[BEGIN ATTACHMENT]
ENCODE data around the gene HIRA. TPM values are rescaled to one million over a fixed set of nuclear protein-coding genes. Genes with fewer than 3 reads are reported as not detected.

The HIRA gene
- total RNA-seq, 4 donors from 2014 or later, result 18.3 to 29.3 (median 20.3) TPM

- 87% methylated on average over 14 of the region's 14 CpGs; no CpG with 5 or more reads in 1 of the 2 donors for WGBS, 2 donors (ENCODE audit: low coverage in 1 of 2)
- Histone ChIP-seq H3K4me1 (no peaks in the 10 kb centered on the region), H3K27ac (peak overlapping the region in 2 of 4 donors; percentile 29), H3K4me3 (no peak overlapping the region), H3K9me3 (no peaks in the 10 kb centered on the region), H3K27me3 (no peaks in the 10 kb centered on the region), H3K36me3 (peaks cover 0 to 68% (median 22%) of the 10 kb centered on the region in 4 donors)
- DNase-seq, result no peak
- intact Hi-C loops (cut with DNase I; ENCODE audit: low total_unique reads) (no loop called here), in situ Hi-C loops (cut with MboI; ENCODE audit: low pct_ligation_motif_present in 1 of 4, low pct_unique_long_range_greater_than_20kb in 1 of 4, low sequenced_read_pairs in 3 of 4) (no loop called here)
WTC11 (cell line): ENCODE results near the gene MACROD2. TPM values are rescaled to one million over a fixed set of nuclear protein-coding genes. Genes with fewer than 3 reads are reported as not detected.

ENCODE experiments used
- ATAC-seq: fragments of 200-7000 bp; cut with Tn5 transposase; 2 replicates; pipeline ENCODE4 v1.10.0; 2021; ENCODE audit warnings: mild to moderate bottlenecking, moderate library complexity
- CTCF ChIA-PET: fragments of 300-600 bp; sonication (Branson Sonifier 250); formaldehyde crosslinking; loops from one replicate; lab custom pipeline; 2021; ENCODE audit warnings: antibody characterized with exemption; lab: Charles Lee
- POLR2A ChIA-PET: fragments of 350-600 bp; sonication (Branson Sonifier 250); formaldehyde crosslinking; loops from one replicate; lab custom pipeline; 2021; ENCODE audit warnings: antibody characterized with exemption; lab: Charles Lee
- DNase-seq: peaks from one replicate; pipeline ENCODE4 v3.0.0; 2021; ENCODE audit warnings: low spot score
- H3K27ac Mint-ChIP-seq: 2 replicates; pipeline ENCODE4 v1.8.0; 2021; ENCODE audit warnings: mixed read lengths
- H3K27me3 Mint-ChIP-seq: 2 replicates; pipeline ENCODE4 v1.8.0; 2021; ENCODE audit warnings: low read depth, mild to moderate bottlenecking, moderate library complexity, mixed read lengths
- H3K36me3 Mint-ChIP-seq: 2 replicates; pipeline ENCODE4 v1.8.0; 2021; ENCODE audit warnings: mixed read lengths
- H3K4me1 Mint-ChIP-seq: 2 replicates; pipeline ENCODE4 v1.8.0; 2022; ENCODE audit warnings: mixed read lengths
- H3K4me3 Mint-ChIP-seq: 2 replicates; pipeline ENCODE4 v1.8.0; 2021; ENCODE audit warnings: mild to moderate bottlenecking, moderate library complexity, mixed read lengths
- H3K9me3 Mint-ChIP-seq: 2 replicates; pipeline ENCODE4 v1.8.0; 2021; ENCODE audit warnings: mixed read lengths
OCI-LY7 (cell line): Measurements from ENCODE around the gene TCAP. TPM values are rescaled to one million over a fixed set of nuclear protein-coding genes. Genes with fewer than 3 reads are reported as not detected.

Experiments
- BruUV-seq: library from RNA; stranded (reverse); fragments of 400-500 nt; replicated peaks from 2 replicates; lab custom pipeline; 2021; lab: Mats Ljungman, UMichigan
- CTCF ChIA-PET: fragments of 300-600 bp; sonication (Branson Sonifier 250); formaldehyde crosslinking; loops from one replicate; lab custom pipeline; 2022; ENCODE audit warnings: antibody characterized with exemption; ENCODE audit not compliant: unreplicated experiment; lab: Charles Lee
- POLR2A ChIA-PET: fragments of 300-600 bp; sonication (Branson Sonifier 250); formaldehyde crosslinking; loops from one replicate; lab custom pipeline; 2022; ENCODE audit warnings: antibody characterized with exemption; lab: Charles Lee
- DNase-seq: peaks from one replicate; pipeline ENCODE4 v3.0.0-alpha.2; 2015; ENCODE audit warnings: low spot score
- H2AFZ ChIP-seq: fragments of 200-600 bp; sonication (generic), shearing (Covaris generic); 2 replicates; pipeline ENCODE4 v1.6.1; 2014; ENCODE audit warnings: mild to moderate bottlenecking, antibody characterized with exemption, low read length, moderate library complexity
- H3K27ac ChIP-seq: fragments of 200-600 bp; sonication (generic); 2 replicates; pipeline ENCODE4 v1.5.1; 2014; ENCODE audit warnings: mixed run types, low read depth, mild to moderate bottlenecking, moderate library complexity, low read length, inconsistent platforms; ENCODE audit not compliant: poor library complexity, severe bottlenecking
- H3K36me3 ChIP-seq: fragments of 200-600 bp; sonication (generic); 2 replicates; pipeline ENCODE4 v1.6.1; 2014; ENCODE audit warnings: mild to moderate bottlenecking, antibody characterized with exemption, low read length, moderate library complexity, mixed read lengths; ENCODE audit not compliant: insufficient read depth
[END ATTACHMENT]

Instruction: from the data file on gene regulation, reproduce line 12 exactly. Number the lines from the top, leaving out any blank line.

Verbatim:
- POLR2A ChIA-PET: fragments of 350-600 bp; sonication (Branson Sonifier 250); formaldehyde crosslinking; loops from one replicate; lab custom pipeline; 2021; ENCODE audit warnings: antibody characterized with exemption; lab: Charles Lee